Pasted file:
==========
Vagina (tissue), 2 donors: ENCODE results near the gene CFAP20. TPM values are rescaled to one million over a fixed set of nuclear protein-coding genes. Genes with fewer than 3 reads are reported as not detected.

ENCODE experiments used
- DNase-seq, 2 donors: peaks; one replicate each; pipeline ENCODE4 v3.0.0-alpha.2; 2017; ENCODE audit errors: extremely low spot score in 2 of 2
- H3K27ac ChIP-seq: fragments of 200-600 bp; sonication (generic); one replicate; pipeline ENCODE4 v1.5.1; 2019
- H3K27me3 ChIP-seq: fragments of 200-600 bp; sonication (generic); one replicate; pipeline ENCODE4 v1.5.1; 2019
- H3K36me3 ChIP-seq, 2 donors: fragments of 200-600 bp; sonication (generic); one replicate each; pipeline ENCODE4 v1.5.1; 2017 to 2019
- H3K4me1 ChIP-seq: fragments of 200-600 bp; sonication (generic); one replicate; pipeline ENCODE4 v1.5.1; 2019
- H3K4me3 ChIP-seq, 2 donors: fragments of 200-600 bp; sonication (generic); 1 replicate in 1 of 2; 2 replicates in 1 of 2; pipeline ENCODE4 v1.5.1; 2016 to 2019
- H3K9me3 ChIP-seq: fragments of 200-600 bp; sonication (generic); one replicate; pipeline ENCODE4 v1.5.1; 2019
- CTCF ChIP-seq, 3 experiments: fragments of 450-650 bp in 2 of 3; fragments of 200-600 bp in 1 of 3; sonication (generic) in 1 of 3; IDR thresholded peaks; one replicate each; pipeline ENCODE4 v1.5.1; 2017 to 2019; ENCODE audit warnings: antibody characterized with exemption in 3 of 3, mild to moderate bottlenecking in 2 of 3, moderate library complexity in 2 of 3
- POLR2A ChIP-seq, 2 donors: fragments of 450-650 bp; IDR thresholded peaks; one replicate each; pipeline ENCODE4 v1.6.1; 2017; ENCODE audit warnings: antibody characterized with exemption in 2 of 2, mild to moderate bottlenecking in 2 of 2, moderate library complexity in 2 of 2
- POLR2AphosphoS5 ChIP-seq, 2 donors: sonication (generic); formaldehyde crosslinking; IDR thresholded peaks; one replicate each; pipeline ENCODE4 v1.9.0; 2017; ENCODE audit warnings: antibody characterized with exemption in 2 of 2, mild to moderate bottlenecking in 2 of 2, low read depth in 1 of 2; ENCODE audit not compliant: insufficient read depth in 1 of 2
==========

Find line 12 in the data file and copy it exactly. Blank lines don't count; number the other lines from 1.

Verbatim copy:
- POLR2AphosphoS5 ChIP-seq, 2 donors: sonication (generic); formaldehyde crosslinking; IDR thresholded peaks; one replicate each; pipeline ENCODE4 v1.9.0; 2017; ENCODE audit warnings: antibody characterized with exemption in 2 of 2, mild to moderate bottlenecking in 2 of 2, low read depth in 1 of 2; ENCODE audit not compliant: insufficient read depth in 1 of 2